Columbus City Council last night approved tax incentive legislation designed to attract large companies, amid word that the city is competing to land Asian electronics giant Foxconn.
The emergency legislation allows any company pursuing what the city calls an economic development net-profit tax incentive needs an annual revenue of at least 7 billion dollars with a payroll worth 45 million. They must create at least 1 thousand new jobs that are not in the retail sector, and those jobs must pay at least 15 dollars an hour. Companies would get an authorized incentive equal to a percentage reduction in the annual net-profit tax due for a term not exceeding 30 years. Columbus development director Steve Schoeny.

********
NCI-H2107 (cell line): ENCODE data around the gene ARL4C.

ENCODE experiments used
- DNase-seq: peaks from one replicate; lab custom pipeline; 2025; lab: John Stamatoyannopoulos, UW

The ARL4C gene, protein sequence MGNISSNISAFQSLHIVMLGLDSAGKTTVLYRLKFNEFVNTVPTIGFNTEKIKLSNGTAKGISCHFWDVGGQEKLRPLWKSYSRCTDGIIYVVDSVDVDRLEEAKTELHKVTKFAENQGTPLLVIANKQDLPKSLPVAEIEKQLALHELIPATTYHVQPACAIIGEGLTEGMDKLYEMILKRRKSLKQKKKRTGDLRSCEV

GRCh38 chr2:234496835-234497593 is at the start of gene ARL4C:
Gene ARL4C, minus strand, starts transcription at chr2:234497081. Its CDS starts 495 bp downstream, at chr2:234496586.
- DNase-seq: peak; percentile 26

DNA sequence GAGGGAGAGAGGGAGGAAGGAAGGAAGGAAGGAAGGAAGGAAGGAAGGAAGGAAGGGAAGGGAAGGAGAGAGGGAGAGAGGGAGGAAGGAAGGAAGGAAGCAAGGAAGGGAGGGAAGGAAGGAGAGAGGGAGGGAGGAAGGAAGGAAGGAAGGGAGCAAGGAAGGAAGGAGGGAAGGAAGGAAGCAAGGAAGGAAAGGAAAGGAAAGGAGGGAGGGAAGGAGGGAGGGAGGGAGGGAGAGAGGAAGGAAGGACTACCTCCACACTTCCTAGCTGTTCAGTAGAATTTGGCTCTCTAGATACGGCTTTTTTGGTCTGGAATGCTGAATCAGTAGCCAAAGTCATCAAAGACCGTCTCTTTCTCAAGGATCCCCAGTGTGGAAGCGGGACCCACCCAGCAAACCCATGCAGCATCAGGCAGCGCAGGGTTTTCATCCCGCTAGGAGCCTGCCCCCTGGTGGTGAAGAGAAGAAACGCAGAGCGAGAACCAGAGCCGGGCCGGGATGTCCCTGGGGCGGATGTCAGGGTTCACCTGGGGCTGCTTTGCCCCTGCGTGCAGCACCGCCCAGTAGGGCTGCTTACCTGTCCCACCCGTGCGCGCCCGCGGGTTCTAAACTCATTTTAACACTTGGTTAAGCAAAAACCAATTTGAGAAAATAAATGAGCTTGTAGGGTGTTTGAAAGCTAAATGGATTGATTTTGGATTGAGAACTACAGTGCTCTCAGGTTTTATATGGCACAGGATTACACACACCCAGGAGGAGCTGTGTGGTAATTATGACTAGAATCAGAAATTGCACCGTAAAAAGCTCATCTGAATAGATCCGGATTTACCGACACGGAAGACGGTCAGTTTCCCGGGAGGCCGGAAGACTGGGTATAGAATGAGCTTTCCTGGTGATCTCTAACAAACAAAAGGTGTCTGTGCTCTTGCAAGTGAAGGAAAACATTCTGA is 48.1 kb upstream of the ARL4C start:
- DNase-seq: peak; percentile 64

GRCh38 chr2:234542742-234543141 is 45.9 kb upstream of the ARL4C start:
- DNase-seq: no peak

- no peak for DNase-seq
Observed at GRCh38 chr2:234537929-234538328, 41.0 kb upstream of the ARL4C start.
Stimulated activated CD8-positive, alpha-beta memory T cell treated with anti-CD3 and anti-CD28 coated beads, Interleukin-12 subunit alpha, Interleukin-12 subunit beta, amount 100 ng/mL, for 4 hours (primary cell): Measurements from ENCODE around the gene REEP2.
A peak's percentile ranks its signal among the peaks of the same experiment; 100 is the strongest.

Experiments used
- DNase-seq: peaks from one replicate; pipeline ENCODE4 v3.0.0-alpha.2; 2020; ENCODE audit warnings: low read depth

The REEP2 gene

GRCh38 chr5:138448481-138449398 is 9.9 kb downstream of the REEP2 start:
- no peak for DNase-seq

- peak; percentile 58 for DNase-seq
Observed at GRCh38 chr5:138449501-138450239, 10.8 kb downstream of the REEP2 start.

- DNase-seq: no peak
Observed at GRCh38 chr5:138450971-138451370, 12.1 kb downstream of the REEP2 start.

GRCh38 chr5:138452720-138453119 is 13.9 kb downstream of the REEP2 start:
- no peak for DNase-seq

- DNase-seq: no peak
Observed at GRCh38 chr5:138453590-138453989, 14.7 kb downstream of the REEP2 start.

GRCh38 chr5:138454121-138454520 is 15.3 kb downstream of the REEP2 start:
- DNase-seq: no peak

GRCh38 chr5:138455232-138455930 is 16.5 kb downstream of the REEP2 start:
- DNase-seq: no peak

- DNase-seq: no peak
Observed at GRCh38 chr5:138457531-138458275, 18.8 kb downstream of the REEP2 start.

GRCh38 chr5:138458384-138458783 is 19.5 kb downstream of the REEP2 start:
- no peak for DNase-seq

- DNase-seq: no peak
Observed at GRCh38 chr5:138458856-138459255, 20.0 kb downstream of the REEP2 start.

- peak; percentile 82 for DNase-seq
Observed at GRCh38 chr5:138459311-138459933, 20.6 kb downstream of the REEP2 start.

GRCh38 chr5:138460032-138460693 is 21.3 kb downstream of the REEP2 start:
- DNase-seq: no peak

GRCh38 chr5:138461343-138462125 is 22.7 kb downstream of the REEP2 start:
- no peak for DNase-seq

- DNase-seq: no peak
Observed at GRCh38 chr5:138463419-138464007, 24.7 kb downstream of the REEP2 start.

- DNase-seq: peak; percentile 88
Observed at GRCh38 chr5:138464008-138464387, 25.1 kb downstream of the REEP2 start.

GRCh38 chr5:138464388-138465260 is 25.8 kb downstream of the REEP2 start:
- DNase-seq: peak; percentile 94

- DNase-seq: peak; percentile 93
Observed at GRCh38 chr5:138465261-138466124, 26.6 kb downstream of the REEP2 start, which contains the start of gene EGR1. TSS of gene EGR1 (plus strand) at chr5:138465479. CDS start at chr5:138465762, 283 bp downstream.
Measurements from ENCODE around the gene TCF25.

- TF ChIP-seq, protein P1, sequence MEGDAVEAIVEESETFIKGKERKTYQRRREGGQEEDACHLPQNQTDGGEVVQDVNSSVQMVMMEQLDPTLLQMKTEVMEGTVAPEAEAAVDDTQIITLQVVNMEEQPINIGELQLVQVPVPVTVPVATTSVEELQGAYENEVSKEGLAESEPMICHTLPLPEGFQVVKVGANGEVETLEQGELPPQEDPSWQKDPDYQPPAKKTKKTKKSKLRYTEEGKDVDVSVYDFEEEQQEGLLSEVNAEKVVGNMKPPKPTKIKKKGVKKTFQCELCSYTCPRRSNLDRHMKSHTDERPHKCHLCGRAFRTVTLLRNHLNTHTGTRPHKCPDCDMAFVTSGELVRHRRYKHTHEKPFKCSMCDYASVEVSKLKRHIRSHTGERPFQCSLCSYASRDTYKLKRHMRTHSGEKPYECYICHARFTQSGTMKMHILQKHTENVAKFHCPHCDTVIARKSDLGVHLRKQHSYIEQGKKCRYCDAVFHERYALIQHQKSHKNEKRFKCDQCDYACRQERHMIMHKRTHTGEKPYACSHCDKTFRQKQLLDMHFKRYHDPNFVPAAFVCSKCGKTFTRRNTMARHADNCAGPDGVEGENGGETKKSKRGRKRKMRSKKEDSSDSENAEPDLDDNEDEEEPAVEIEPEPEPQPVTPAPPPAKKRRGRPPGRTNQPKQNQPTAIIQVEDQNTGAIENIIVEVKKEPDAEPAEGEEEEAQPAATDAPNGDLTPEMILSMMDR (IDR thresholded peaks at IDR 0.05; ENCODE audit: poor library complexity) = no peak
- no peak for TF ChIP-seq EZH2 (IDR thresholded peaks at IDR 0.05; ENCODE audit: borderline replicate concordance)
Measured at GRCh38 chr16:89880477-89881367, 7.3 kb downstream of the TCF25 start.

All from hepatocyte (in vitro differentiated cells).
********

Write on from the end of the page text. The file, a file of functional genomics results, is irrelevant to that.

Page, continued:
Foxconn officials met recently with central Ohio business leaders, and are considering constructing a facility near Rickenbacker Airport. The practice of providing tax breaks for profitable companies has come under fire from a growing number of citizens in recent months. Community activist and former council candidate Joe Motil is among the critics.
But Schoeny says nearly all of the city's tax breaks are based on a company's performance, and this legislation includes a review after five years.
A draft of a recent city-funded report called into question the size of municipal tax breaks and the locations of the projects involved. City officials say the legislation is geared not just toward Foxconn, but other large Fortune 500 companies that have expressed interest in the city.